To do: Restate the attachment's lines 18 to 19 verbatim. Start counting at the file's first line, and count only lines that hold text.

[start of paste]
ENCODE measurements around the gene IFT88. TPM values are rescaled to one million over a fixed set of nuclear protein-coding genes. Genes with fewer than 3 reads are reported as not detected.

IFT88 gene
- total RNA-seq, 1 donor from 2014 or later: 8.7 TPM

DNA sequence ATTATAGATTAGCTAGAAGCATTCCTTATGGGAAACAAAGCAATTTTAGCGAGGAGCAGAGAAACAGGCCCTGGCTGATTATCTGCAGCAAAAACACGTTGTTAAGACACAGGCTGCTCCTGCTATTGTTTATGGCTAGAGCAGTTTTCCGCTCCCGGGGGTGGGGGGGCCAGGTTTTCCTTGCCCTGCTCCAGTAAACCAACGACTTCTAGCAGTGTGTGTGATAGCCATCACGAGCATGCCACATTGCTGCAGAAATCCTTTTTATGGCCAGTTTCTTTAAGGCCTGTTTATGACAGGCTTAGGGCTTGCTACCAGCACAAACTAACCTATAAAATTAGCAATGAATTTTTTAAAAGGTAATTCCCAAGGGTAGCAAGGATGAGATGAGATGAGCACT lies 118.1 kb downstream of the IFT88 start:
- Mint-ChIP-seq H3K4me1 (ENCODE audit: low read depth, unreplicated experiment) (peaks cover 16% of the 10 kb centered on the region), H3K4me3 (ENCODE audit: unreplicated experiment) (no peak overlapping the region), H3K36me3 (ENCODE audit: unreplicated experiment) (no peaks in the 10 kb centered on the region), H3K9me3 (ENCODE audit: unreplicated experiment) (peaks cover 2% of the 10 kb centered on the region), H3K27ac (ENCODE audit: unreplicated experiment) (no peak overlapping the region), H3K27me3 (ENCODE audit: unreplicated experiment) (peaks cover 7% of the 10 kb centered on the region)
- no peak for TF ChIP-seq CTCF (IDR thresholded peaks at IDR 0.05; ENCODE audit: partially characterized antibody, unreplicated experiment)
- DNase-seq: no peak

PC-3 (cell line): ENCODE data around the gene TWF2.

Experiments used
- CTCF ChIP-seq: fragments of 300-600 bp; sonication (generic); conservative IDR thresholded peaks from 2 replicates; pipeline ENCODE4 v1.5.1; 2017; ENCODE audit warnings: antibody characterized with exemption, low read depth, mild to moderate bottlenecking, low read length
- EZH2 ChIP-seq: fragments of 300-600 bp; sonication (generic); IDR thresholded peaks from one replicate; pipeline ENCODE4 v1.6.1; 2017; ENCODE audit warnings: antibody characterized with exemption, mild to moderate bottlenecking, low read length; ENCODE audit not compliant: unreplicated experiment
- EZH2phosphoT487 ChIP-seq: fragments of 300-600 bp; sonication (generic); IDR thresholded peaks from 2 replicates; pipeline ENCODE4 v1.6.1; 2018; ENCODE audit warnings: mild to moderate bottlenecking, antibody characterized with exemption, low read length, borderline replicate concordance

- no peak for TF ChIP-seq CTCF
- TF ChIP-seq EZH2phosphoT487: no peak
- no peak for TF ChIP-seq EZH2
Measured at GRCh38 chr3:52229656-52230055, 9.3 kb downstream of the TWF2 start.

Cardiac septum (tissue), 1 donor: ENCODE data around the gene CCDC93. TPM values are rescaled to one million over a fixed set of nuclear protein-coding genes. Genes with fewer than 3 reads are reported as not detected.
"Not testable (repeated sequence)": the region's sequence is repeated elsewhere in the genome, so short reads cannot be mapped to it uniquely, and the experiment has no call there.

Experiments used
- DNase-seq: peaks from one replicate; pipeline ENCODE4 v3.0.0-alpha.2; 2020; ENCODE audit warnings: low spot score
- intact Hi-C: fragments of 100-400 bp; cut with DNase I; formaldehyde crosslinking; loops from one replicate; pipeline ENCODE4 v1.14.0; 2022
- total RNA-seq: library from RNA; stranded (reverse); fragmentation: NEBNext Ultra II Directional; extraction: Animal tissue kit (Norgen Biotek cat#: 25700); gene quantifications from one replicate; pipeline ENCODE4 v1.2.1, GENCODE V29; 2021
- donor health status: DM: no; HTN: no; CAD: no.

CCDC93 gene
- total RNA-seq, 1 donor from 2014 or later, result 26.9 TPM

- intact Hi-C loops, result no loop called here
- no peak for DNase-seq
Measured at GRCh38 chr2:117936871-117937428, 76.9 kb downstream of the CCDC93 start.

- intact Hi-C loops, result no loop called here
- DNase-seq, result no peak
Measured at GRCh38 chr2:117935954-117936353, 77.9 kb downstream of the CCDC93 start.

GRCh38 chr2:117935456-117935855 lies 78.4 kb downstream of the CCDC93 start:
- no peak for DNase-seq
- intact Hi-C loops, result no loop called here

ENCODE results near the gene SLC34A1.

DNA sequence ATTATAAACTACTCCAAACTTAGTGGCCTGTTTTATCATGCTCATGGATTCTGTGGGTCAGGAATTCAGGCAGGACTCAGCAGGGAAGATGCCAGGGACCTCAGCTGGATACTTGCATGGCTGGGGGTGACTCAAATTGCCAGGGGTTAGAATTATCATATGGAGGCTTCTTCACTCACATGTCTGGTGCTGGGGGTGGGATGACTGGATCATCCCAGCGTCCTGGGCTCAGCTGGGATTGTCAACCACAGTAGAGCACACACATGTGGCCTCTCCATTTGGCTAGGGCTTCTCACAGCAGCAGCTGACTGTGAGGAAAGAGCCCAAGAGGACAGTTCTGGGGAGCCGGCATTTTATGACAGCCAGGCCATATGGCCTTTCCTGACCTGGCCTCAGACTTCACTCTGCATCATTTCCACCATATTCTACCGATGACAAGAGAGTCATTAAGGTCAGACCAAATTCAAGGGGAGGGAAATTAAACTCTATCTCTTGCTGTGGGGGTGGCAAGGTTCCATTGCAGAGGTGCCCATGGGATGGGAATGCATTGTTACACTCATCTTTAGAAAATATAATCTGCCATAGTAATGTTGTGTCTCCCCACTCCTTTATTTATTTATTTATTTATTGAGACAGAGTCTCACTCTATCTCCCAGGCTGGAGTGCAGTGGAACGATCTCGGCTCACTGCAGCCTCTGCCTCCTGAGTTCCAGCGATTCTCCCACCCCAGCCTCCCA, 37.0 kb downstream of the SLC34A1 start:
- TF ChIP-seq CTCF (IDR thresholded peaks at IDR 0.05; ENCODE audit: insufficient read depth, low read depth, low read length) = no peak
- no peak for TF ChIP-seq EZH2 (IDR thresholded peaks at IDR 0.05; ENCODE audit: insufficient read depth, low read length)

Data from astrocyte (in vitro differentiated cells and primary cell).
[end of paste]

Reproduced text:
"Not testable (repeated sequence)": the region's sequence is repeated elsewhere in the genome, so short reads cannot be mapped to it uniquely, and the experiment has no call there.

Experiments used